It may not be as famous as the Grand Canyon but no visit to northern Arizona is complete without a trip to Petrified Forest National Park. Covering over 220 square miles of Technicolor desert there’s way more to this park than its namesake fossilized wood.
Petrified Forest is also home to numerous paleontological exhibits, petroglyphs, and a wide range of living flora and fauna, including coyotes, bobcats, pronghorns, and over 200 species of birds. The park’s landscape has been inhabited by humans for at least 8,000 years and more than 600 archeological sites within the park’s boundaries reveal just a few of our ancient ancestors’ secrets.
Petrified Forest National Park is situated in the northern reaches of Arizona’s high desert climate which means its temperatures vary widely both by season and sometimes within a single day. July highs can easily reach over 100 degrees while the winter sees temperatures below freezing and occasional snow. Because the weather at the park is so variable it’s important to dress in layers and bring waterproof clothing.
The park is located about midway between Albuquerque and Flagstaff and is easily reached via I-40. Communities in the park’s direct vicinity include the small towns of Sanders, Joseph City, and Holbrook. Winslow—of Eagles song fame—is about an hour west of the park.
Visitors come to Petrified Forest National Park to enjoy this unique and surreal landscape, a surprising splash of color in the desert’s depths. Along with hiking, backpacking, and horseback riding, the Park Service also hosts a variety of ranger-led events including guided tours and cultural demonstrations. For full details on current events, check the park’s official calendar before your trip.
Unlike other tree-centric parks in the National Park System, this is a remote desert terrain with behemoth boulder-sized logs scattered across the land. The name “forest” is a misnomer in this arid land of wind-swept badlands, fossilized bones, faded petroglyphs, and petrified wood.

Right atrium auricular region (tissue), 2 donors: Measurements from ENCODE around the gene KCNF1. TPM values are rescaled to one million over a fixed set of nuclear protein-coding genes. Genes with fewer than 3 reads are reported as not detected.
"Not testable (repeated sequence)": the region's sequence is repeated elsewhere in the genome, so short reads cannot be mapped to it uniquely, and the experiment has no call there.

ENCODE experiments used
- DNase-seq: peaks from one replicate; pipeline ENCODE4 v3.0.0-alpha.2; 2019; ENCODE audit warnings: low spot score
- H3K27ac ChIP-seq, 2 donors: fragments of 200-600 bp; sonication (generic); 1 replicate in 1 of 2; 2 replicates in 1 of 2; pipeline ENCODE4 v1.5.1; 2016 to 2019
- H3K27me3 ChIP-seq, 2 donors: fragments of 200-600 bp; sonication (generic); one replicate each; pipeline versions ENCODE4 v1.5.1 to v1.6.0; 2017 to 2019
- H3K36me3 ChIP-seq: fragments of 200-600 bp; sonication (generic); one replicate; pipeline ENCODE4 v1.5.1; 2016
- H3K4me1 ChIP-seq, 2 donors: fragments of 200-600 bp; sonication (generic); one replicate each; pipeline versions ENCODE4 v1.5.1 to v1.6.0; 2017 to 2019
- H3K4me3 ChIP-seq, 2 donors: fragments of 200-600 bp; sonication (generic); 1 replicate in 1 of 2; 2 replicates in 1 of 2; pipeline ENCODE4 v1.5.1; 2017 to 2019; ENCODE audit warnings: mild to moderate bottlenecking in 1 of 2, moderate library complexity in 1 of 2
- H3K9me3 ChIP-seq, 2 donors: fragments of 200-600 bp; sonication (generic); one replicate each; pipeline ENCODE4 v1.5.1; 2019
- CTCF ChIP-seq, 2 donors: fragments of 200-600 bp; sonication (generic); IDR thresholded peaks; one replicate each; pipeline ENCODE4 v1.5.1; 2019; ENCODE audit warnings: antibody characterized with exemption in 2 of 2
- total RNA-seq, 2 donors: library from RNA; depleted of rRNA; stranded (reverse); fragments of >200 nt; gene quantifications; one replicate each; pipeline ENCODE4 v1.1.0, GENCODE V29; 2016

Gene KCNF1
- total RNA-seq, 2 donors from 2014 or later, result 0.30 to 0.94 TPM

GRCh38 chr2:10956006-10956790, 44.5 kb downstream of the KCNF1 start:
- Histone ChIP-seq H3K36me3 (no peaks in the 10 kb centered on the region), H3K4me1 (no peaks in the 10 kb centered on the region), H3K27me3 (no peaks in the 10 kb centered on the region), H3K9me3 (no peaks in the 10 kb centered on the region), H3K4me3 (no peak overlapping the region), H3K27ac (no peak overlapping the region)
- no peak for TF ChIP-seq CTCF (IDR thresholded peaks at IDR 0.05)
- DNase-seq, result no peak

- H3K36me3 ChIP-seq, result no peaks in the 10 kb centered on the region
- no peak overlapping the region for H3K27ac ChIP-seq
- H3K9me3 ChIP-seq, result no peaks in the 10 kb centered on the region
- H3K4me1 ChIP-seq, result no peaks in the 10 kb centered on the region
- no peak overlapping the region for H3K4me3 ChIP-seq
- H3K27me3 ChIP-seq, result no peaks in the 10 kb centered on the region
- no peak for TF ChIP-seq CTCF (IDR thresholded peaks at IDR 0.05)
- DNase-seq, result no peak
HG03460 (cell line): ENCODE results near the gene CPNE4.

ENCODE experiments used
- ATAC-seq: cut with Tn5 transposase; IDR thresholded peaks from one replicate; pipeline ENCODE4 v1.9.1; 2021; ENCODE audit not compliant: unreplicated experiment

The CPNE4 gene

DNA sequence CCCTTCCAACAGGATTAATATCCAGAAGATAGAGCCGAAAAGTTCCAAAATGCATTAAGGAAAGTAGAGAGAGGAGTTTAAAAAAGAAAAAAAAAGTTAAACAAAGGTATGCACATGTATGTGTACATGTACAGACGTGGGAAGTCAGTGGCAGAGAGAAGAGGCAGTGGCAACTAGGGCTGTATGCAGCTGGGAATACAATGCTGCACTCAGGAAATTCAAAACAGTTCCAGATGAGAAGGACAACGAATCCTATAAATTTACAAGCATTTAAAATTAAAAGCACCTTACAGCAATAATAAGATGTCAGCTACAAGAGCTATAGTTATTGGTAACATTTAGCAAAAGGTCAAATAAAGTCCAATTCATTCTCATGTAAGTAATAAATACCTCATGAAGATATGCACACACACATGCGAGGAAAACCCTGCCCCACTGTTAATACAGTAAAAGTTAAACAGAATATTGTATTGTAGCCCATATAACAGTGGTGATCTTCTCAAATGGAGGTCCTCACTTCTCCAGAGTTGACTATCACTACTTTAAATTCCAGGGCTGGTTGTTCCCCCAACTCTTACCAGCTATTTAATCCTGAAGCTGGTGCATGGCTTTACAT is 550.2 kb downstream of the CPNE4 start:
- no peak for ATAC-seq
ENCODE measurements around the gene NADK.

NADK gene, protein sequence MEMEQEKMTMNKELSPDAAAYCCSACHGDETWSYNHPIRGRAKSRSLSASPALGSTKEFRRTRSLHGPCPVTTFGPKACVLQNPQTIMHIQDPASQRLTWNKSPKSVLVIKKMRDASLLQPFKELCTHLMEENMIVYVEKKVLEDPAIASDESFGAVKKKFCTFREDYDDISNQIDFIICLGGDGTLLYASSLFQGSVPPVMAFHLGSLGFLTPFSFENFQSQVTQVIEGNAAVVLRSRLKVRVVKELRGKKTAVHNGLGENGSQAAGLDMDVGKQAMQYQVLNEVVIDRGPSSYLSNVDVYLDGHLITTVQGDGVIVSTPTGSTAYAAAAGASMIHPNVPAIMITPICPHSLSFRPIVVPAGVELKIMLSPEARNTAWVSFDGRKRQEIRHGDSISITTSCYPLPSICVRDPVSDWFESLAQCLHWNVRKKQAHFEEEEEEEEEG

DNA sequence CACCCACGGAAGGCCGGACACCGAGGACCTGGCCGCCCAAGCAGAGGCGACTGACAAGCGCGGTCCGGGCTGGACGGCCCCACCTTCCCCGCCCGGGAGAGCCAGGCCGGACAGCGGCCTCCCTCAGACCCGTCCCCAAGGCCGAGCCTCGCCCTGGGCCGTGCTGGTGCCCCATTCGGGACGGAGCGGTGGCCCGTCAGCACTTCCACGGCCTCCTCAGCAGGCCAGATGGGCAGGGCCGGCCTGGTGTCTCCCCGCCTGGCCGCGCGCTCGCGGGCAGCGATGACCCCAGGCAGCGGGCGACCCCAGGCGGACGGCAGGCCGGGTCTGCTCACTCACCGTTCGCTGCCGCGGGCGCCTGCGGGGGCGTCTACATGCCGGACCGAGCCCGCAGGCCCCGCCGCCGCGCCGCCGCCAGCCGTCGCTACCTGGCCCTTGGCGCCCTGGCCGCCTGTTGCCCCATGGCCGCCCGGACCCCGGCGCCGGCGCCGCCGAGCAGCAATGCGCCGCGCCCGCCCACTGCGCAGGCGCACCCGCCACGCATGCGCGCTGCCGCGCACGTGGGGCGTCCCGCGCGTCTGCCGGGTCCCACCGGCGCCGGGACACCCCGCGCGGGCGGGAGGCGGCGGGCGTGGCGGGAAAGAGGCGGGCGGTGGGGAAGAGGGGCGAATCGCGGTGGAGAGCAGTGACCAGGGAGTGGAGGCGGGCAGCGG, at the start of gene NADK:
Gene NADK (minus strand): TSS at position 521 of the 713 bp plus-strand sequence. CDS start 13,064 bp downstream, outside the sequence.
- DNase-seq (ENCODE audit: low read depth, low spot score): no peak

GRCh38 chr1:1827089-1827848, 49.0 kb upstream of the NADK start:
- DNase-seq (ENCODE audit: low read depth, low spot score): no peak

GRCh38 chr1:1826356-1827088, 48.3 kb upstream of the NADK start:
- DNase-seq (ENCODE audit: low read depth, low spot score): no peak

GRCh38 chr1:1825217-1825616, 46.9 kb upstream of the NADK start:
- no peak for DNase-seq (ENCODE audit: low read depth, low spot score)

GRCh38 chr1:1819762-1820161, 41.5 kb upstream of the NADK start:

Located in the sleepy northeast part of the state, this is the only national park in America that’s bisected by Route 66 making it the most quintessential road trip park you never knew you needed. Plus, being overshadowed by that other Arizona national park Petrified Forest is comparatively quieter—with about 4 million fewer visitors than the Grand Canyon—but it’s especially enchanting.
With a dusty, barren backdrop reminiscent of a scene from Cars, this 221,390-acre park is a sleeper hit for geologists, paleontologists, and tree-huggers—even though the resident trees have been dead for 200 million years.
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Whereas once mighty trees stood as tall as sequoias in tropical, dinosaur-dwelling jungles, they’ve long since succumbed to the powers of Mother Nature. Preserved in time, these trees were felled by raging rivers hundreds of millions of years ago then buried under sediment and slowly crystalized by volcanic ash and silica.
Nowadays, remnants of Arizona’s tropical past have long since dwindled, leaving behind gigantic petrified logs that have been almost entirely transformed into solid quartz. Serious desert bling, the logs get their kaleidoscopic shimmer from iron, carbon, and manganese imbuing tints of purple and royal green.
It may not look like much at first but this blink-and-you’ll-miss-it park is home to one of the largest collections of petrified wood on Earth, perfectly preserved relics of a prehistoric era where rivers once raged and terrifying reptilians once prowled. Composed of several smaller “forests,” like Rainbow Forest and Painted Desert the park is teeming with lustrous logs strewn across badlands and buttes. Home to easy hiking trails, Jurassic-level fossils, and ancient petroglyphs, Petrified Forest is like a road trip time capsule to a bygone epoch. Here’s what to know about visiting.
When to visit Petrified Forest National Park
Unlike Grand Canyon National Park which sees more than 4 million annual visitors, Petrified Forest sees a scant 600,000 visitors each year making this one low-key park where you don’t need to worry about crowds, traffic, or a lack of trailhead parking spaces. The only thing you need to contend with when mapping out a stop at Petrified Forest is the weather. This is Arizona after all—a state whose scorching forecasts are decidedly not low-key.
Thanks to its high elevation around 5,800 feet the park isn’t as searingly hot as much of the rest of the state but July and August can still see temps soar well into the 90s. And because you’re that much closer to the sun you’ll feel the burn. This being the desert, things cool off dramatically after sunset plummeting down to the low 50s even at the summer peak.
While summer is prime time for the park your best bet to beat the heat is to arrive early—unlike most national parks, Petrified Forest has designated park hours of 8 am–6 pm and there’s a literal gate on the main park road (keep in mind that Arizona does not observe daylight savings time).